You can read many different file formats in R, including text files and Excel files. However, since Excel files can be complex (including, for example, merged cells that are hard to understand), it is recommended in most cases to export them to text format first, either “CSV” (Comma-separated variables) or “tab delimited”, and to make sure that the result is correct, before loading them into R.

Typical R commands for reading these files are read.table, read.delim, read.csv. The help pages can tell you the differences between these commands, but read.csv is the one to use for CSV files.

One important caveat is the configuration of your computer with regards to the decimal point: if Excel saves files using commas for the decimal separator (e.g. 10,00 instead of 10.00), R will not recognize the data as numbers because of the “parasite” character. The option dec = “,” can be used if necessary to modify this behaviour.

Conversely, the write.table command can be used to write a table to a file for subsequent reading into Excel. When using R studio, you can use the “import dataset” tool, that will allow you to explore the structure of the data you import. A useful feature of this tool is that, when finished, it will not only load the data, but will also print the actual R command that was used to do so, allowing you to copy it to your script for future use. Note: recent versions of R Studio load data into a variable that is not a data frame, but a more advanced structure. The resulting variable works mostly like a data frame, but there are some differences. If you have any issue, try converting it back to a data frame. For example, if you loaded data using the importer tool, you can convert it to a data frame using data2 <-

Looking at some unknown data

The data for this exercice is provided in an Excel file, data.xls. You need to export this files from Excel to either CSV or text (tab-delimited) files, and then read it in R using one of the following commands:

data <- read.table("data.txt", header=TRUE)  # Reads a tab-delimited file and tells R that
# the first line actually contains a header

data <- read.csv("data.csv")                 # Reads a CSV file

The file contains three datasets in three columns of the file. Start by looking at some summaries of the data:

sd(data[,1]); sd(data[,2]); sd(data[,3])

What comment can you make about these datasets ?

The individual datasets can be accessed by using one of the (equivalent) commands

data$data1   # Column named "data1"
data[,1]     # First column (= column "data1")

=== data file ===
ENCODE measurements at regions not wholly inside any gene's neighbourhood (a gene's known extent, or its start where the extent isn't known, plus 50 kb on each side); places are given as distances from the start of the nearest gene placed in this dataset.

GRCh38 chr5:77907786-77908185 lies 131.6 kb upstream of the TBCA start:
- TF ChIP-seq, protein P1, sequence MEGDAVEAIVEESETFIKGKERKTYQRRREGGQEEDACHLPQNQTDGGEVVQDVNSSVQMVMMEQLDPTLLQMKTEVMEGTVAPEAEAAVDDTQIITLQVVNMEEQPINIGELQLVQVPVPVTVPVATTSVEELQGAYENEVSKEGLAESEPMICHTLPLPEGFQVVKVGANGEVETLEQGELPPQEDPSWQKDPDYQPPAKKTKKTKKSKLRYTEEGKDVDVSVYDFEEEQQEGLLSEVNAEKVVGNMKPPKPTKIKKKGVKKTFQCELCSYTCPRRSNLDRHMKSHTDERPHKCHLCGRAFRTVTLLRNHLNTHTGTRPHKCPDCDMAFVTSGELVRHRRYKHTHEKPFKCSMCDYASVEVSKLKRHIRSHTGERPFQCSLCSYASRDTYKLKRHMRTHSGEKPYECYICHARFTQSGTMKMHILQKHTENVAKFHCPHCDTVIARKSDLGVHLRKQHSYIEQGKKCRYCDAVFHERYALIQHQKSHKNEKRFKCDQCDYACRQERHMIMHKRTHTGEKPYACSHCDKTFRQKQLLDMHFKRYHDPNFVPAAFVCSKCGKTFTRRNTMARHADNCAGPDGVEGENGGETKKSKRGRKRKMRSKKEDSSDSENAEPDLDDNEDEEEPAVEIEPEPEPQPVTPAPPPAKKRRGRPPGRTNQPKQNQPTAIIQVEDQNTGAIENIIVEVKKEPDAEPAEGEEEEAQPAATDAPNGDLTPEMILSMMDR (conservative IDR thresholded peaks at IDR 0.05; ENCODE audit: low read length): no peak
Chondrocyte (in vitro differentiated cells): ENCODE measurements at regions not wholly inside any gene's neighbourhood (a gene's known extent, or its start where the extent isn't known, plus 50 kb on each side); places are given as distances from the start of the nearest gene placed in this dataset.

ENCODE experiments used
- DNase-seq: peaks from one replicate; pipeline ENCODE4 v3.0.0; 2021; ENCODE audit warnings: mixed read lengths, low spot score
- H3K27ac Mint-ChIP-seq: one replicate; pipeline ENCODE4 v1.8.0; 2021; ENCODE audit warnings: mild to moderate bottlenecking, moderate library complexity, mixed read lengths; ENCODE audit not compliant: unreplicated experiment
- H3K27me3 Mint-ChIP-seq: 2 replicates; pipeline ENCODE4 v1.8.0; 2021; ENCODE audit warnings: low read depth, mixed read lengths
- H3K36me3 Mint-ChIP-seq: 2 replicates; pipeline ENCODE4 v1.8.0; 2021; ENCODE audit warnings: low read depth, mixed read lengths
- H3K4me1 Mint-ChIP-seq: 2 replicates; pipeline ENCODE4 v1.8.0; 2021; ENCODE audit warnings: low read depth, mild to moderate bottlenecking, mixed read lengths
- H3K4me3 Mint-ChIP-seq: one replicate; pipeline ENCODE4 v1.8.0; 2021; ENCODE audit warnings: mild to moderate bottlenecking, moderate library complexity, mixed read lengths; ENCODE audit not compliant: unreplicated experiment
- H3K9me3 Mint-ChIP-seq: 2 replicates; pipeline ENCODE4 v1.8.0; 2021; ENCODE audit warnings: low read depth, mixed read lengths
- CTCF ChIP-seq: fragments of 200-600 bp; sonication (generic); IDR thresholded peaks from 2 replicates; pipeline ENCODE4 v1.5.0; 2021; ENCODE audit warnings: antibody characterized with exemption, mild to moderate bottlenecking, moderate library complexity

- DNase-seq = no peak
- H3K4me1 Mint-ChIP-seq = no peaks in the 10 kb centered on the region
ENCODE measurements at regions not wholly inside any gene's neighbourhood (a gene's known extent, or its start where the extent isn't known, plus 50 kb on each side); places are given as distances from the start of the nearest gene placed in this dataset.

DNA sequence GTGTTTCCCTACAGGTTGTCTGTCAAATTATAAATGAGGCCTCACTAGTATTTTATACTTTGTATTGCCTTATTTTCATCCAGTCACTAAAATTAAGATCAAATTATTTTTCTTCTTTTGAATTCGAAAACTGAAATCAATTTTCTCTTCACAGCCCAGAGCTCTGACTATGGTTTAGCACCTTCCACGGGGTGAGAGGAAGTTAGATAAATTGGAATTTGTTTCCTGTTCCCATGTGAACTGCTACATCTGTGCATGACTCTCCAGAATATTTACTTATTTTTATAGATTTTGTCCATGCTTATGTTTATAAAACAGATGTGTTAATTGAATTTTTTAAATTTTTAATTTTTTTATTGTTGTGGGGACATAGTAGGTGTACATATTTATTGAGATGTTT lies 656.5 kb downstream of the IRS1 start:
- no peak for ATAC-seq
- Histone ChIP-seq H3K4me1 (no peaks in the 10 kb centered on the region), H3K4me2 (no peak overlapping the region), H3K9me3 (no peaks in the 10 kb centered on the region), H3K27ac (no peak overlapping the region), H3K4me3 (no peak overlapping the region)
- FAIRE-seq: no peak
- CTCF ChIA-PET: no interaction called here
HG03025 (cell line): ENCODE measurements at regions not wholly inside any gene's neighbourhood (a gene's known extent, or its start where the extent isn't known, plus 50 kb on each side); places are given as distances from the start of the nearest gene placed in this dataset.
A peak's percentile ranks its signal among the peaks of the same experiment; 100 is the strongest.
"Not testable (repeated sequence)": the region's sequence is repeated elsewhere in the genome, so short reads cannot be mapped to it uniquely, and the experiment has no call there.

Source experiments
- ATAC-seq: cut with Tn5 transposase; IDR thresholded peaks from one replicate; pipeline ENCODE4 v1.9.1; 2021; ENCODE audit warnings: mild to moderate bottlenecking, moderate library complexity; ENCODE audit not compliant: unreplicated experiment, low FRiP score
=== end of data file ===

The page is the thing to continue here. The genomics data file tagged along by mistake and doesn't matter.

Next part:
It may be easier to copy them in separate variables:

data1 <- data$data1
or, equivalently:

While these numbers are interesting, they are only a very short summary of the data, as you know by now. We are going to plot the data in several different ways. Firstly, let us plot the usual barplot with standard deviation; is it very informative ?

means <- as.vector(colMeans(data))  # means for the 3 datasets
sds <- as.vector(sapply( data, sd))      # SDs for the 3 datasets
# bp will contain the x coordinates of the three barplots
# ylim is used to make sure that some space is left for the error bar
bp <- barplot(means, ylim=1.1*range(0, means+sds), names.arg=c("Data1", "Data2", "Data3"))
arrows(as.vector(bp), means, as.vector(bp), means+sds, angle=90, code=3)

Let us look at 4 different ways of plotting the data. In the case of the histogram, you can change the number of bars if necessary by adding the argument breaks=n.

datatoplot <- data[,1]

Plot 4 rows of graphs on one plot


1st plot: individual points on the x-axis; random noise on the y-axis so that points are not too much superimposed

plot(datatoplot, runif( length(datatoplot), -1, 1), xlim=range(datatoplot))

2nd plot: histogram, with the density line superimposed

hist(datatoplot, freq=F, xlim=range(datatoplot))

3rd plot: average +/- Sd

plot(mean(datatoplot), 0, xlim=range(datatoplot), main="Mean and standard deviation of a")
arrows(mean(datatoplot)-sd(datatoplot), 0, mean(datatoplot)+sd(datatoplot), 0, angle=90, code=3)

4th plot: boxplot

boxplot(datatoplot, horizontal=TRUE, ylim=range(datatoplot))

Do these plots for the three different datasets. Are there cases where some plots are more adapted to the data than others ? What about the number of bars in the histograms ?

You will not need to save any R objects that you created today (unless you wish to), so feel free to ‘clean up’ after yourself with rm(). To remove all objects in your workspace (permanently and irreversibly, so be careful), type rm(list=ls()), or simply answer n when asked if you wish to save your workspace image. This question appears on the screen when you quit R; to quit, type



Before quitting, try just typing


without any parentheses. This might help you to remember that you need the parentheses!

Looking at students data

Load the file students.csv into R. It contains data collected from students at the Univerity of Lausanne.

Look at the variables; try to know/explore the data: summarize the different variables numerically and graphically, and see if you can find relationships between them.